Mauritius: Africa’s fintech hub

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By Arvin Halkhoree, senior associate-barrister, Juristconsult Chambers, DLA Piper Africa member firm in Mauritius

Mauritius, the tropical island of 2,040 square kilometres with a population of 1.3 million, has for over a quarter of a century been the preferred route for foreign direct investment (FDI) flows to India. The Mauritius International Financial Centre (IFC) offers an ideal environment for corporates to operate their businesses within a hybrid legal and conducive regulatory framework, besides other advantages such as political and economic stability, a pool of qualified bilingual or multilingual professionals, and a good network of double tax avoidance agreements (DTAAs) and investment promotion and protection agreements (IPPAs). In his 2011 article “The Mauritius miracle, or how to make a big success of a small economy,” the Nobel laureate in economics Joseph Stiglitz wrote that Mauritius “has spent the last decades successfully building a diverse economy, a democratic political system and a strong social safety net.”

The Mauritius IFC has forged a reputation as a safe, trusted and competitive financial center, which has enabled it to position itself as the preferred jurisdiction for FDI flows to the continent, since the country can service both Francophone and Anglophone Africa. It has been at the forefront of driving quality investments into Africa, and undoubtedly remains the investment hub and the stepping stone of choice for investors moving into the continent. With 21 DTAAs and 23 IPPAs already in place with African states, Mauritius offers investors a robust, transparent, reliable and conducive environment for doing business. Mauritius ranks first in Africa and twentieth worldwide for ease of doing business by the World Bank. As a member of regional economic blocs such as the Southern African Development Community and Common Market for Eastern and Southern Africa, and a member of the African Union, Mauritius plays an active role in enhancing and fostering diplomatic and economic cooperation between African countries.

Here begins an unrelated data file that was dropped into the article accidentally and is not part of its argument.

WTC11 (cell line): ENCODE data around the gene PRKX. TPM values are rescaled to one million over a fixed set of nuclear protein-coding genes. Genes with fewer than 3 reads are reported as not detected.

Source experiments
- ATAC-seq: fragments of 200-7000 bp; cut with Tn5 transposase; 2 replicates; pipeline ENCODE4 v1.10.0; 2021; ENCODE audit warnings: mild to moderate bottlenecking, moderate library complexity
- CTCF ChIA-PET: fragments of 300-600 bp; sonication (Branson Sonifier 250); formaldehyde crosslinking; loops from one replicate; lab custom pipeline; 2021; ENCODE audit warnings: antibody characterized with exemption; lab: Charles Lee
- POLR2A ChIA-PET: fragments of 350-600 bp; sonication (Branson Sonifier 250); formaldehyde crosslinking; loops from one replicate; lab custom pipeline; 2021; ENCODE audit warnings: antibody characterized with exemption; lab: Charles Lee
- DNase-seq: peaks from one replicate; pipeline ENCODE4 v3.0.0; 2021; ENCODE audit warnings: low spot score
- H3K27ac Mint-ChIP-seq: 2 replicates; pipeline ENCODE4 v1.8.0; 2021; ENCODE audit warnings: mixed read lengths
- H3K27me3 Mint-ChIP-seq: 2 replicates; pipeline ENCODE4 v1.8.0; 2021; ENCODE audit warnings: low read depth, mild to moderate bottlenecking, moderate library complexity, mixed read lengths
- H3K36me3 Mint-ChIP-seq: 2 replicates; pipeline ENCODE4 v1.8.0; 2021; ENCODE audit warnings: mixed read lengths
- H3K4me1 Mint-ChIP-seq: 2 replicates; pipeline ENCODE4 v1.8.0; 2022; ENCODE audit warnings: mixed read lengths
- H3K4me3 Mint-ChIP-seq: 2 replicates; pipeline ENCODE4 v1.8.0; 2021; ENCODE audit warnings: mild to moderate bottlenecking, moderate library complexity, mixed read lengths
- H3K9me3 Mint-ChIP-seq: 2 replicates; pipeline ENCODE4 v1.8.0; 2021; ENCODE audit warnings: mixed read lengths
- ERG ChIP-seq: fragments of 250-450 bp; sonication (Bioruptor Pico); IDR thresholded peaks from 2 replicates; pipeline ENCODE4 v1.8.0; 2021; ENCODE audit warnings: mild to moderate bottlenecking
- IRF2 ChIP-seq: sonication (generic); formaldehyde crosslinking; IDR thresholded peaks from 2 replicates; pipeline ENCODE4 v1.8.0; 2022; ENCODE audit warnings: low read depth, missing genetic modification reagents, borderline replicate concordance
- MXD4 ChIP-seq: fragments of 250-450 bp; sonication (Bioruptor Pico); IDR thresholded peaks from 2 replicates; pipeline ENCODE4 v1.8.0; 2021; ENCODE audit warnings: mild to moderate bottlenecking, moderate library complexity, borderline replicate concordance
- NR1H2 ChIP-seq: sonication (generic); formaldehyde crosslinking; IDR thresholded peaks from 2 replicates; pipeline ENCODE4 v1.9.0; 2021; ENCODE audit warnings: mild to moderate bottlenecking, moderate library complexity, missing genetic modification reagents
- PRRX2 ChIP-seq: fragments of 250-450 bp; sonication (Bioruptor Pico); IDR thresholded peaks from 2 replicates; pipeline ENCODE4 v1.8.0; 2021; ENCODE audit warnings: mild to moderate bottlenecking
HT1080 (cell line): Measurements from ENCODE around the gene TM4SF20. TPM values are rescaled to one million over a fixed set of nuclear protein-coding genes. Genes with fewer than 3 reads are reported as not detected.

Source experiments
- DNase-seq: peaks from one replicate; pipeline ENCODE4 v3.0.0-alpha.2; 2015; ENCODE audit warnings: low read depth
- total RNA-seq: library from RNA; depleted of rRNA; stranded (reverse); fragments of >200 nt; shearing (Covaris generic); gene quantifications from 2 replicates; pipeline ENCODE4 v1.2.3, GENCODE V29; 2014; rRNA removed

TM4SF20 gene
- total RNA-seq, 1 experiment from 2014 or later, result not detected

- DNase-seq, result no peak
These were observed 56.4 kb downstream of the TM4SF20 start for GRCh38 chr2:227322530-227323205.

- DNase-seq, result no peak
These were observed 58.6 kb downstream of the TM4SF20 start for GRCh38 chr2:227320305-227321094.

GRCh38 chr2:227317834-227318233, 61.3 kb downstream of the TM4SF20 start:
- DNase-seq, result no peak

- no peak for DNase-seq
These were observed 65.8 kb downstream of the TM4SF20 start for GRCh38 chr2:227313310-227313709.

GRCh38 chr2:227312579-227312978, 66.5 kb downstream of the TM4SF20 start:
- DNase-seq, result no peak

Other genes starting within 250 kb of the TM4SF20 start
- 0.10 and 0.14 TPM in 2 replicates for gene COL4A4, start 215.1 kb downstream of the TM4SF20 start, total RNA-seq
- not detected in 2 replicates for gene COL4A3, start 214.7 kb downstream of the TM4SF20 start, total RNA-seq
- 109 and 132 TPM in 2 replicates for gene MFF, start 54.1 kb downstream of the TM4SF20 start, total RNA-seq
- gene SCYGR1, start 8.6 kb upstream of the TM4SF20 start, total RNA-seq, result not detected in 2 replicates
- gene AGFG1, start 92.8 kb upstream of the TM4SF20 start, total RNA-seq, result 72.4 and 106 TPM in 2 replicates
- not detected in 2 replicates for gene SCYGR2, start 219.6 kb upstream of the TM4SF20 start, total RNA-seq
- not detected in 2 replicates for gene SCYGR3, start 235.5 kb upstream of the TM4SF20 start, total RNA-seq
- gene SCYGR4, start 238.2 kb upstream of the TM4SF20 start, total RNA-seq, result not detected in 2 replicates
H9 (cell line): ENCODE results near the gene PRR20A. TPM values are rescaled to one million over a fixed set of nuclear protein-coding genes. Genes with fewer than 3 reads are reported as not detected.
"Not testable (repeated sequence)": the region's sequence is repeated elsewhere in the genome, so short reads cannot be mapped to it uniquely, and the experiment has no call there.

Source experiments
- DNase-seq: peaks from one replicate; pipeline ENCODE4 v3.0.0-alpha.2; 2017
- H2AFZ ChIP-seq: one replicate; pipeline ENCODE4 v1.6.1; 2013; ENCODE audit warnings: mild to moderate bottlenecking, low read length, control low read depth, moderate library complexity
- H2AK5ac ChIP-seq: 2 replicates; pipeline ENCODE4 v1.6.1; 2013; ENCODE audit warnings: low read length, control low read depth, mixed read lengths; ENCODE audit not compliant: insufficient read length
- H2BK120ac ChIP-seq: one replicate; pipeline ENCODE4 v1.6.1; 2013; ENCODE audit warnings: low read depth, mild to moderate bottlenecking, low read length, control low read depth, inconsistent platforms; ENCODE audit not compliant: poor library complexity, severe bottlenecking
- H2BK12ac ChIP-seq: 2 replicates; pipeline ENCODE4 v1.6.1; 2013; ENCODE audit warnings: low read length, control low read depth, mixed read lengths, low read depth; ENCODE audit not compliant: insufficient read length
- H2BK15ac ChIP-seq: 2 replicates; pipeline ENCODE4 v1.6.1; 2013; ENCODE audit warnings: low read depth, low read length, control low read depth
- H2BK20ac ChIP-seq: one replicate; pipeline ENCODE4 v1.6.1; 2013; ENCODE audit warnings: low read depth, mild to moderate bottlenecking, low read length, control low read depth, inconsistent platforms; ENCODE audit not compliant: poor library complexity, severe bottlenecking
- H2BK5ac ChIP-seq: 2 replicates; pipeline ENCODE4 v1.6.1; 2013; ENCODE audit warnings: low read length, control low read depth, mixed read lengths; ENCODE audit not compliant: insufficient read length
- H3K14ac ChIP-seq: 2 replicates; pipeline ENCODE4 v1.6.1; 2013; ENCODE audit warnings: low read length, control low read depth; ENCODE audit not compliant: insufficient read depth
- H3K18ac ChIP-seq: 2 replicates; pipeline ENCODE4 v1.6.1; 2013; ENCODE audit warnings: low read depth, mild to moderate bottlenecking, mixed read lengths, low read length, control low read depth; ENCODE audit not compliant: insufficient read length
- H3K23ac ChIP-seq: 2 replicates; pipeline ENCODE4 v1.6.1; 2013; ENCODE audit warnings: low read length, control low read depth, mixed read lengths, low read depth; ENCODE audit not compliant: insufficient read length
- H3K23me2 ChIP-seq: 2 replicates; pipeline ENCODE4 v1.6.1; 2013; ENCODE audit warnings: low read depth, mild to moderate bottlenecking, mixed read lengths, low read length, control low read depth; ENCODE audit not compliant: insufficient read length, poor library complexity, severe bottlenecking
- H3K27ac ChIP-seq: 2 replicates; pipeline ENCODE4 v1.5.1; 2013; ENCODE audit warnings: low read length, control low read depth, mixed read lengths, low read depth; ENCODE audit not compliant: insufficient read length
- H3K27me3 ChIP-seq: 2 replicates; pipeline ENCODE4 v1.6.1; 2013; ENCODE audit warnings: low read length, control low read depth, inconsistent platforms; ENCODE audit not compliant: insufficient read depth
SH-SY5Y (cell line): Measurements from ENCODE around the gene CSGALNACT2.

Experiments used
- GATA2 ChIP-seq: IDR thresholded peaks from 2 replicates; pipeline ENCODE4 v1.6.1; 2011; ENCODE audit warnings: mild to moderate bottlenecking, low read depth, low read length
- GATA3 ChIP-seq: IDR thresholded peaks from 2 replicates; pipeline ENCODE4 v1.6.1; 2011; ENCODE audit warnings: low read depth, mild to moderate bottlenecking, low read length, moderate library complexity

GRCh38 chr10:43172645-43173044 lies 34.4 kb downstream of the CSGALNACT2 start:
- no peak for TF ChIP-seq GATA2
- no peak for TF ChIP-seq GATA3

It is the government’s strategy to promote Mauritius as a reliable and effective trade and investment platform for the continent. To this end, economic collaboration with African states is being reinforced to leverage the geostrategic position of Mauritius to drive investment into the continent. Several initiatives are already in place, including the development of special economic zones in several African countries to creative a conducive environment for local operators to tap into business opportunities there and develop business corridors for neighboring countries. The 2018-19 national budget outlines the need to consolidate a diplomatic footprint in Africa with the realization of the Africa Strategy, which aims to expand the economic horizons of Mauritius and bring it to a higher level of regional cooperation. In fact, embracing fintech and making Mauritius a hub for Africa is one of the government’s national priorities for 2019.